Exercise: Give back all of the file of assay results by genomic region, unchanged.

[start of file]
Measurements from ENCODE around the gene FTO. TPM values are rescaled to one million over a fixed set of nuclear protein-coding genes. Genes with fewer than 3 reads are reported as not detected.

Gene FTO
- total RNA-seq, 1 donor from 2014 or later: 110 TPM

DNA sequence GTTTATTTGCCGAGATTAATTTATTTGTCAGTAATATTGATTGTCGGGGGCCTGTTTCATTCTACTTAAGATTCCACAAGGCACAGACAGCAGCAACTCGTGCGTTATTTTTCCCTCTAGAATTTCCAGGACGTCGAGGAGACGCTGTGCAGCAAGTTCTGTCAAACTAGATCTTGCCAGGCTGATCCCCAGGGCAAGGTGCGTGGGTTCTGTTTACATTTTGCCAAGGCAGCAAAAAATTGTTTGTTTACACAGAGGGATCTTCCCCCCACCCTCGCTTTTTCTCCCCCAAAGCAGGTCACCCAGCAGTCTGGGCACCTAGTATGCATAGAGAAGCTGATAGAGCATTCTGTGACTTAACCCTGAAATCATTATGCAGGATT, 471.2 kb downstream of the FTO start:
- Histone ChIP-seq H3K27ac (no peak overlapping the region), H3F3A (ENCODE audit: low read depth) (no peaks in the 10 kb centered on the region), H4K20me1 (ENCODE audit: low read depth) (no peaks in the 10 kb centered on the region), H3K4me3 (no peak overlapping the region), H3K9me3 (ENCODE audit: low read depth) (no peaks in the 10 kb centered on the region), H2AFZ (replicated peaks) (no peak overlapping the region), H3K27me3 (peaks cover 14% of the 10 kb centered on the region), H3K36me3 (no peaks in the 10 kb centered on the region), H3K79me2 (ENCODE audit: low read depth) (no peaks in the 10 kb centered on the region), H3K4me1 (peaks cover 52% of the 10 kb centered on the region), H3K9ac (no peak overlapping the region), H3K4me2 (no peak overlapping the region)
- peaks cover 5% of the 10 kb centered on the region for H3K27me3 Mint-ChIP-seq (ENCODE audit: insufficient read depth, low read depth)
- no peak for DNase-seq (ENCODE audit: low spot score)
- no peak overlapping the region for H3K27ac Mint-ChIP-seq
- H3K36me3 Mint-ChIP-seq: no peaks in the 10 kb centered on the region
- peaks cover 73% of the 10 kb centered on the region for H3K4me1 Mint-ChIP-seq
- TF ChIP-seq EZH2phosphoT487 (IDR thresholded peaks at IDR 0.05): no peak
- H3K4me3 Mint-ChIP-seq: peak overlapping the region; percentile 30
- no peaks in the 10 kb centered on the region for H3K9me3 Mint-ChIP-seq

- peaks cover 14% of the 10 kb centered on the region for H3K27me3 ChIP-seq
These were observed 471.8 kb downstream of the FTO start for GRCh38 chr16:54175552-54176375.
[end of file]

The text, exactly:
Measurements from ENCODE around the gene FTO. TPM values are rescaled to one million over a fixed set of nuclear protein-coding genes. Genes with fewer than 3 reads are reported as not detected.

Gene FTO
- total RNA-seq, 1 donor from 2014 or later: 110 TPM

DNA sequence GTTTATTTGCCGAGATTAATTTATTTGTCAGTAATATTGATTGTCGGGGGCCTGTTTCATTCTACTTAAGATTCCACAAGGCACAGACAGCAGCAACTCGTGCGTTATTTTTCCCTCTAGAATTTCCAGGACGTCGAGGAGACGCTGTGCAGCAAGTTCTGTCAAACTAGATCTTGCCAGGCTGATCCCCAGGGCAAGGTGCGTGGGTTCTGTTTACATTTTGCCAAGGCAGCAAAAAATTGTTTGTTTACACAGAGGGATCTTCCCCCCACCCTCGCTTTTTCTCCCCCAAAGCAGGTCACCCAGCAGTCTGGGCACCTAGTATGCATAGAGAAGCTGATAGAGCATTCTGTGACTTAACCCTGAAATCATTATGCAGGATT, 471.2 kb downstream of the FTO start:
- Histone ChIP-seq H3K27ac (no peak overlapping the region), H3F3A (ENCODE audit: low read depth) (no peaks in the 10 kb centered on the region), H4K20me1 (ENCODE audit: low read depth) (no peaks in the 10 kb centered on the region), H3K4me3 (no peak overlapping the region), H3K9me3 (ENCODE audit: low read depth) (no peaks in the 10 kb centered on the region), H2AFZ (replicated peaks) (no peak overlapping the region), H3K27me3 (peaks cover 14% of the 10 kb centered on the region), H3K36me3 (no peaks in the 10 kb centered on the region), H3K79me2 (ENCODE audit: low read depth) (no peaks in the 10 kb centered on the region), H3K4me1 (peaks cover 52% of the 10 kb centered on the region), H3K9ac (no peak overlapping the region), H3K4me2 (no peak overlapping the region)
- peaks cover 5% of the 10 kb centered on the region for H3K27me3 Mint-ChIP-seq (ENCODE audit: insufficient read depth, low read depth)
- no peak for DNase-seq (ENCODE audit: low spot score)
- no peak overlapping the region for H3K27ac Mint-ChIP-seq
- H3K36me3 Mint-ChIP-seq: no peaks in the 10 kb centered on the region
- peaks cover 73% of the 10 kb centered on the region for H3K4me1 Mint-ChIP-seq
- TF ChIP-seq EZH2phosphoT487 (IDR thresholded peaks at IDR 0.05): no peak
- H3K4me3 Mint-ChIP-seq: peak overlapping the region; percentile 30
- no peaks in the 10 kb centered on the region for H3K9me3 Mint-ChIP-seq

- peaks cover 14% of the 10 kb centered on the region for H3K27me3 ChIP-seq
These were observed 471.8 kb downstream of the FTO start for GRCh38 chr16:54175552-54176375.